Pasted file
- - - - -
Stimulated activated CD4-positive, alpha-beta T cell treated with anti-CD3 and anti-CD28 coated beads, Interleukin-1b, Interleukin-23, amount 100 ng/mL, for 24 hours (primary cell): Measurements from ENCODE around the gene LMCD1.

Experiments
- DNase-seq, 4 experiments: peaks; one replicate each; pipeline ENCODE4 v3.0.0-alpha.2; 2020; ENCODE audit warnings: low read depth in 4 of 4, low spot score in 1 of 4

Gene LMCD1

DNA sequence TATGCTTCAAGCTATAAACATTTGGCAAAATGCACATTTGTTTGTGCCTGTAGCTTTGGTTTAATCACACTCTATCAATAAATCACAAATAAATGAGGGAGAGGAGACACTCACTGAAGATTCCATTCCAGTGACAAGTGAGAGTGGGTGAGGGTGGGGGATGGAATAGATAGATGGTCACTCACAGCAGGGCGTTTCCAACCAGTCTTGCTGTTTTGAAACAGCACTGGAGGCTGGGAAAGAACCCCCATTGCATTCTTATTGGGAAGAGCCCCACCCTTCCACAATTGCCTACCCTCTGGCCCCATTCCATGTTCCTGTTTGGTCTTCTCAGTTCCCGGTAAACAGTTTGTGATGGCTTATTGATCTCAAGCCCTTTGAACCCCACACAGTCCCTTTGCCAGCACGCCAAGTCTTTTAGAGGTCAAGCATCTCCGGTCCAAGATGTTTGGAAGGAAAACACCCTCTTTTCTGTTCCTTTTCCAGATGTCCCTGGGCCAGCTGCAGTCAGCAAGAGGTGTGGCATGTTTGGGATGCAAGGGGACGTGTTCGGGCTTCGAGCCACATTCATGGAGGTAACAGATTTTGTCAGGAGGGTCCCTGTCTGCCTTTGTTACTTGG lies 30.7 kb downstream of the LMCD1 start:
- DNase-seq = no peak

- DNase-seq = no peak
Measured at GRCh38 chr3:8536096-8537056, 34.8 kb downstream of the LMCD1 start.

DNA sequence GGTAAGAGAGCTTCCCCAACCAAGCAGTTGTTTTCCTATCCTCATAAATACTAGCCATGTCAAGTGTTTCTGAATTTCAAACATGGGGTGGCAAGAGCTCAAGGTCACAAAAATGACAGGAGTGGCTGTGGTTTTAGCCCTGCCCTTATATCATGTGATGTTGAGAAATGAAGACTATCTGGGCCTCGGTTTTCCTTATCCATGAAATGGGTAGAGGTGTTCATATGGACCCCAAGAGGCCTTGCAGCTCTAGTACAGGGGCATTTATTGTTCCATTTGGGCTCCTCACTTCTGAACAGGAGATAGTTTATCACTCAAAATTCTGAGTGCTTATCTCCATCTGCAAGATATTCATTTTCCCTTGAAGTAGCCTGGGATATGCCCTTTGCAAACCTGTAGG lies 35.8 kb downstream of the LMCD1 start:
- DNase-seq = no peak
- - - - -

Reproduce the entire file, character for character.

Stimulated activated CD4-positive, alpha-beta T cell treated with anti-CD3 and anti-CD28 coated beads, Interleukin-1b, Interleukin-23, amount 100 ng/mL, for 24 hours (primary cell): Measurements from ENCODE around the gene LMCD1.

Experiments
- DNase-seq, 4 experiments: peaks; one replicate each; pipeline ENCODE4 v3.0.0-alpha.2; 2020; ENCODE audit warnings: low read depth in 4 of 4, low spot score in 1 of 4

Gene LMCD1

DNA sequence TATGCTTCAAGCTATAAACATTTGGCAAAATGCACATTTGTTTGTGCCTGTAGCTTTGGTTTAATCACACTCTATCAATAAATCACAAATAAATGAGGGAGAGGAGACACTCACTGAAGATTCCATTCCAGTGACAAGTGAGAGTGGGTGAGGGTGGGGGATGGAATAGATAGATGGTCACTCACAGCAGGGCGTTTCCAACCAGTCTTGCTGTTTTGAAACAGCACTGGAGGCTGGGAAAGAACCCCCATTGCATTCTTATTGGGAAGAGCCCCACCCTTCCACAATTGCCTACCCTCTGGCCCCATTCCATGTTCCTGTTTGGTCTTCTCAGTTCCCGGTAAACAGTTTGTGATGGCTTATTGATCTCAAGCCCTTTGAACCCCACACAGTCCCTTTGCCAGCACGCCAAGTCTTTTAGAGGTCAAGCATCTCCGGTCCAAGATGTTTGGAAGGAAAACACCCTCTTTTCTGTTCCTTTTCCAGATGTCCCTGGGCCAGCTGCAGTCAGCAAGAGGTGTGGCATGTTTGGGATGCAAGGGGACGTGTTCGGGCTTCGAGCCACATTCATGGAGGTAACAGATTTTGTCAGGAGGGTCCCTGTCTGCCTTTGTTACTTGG lies 30.7 kb downstream of the LMCD1 start:
- DNase-seq = no peak

- DNase-seq = no peak
Measured at GRCh38 chr3:8536096-8537056, 34.8 kb downstream of the LMCD1 start.

DNA sequence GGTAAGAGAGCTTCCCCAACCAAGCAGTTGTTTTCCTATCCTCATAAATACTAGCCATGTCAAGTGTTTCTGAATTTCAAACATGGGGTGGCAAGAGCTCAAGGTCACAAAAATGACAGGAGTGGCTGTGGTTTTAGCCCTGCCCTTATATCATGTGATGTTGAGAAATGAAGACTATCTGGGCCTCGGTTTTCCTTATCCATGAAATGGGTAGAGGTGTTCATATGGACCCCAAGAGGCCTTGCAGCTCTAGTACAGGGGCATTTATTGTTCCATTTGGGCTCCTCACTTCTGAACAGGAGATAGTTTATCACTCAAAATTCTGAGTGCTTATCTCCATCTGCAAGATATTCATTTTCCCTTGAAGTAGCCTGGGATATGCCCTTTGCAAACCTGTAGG lies 35.8 kb downstream of the LMCD1 start:
- DNase-seq = no peak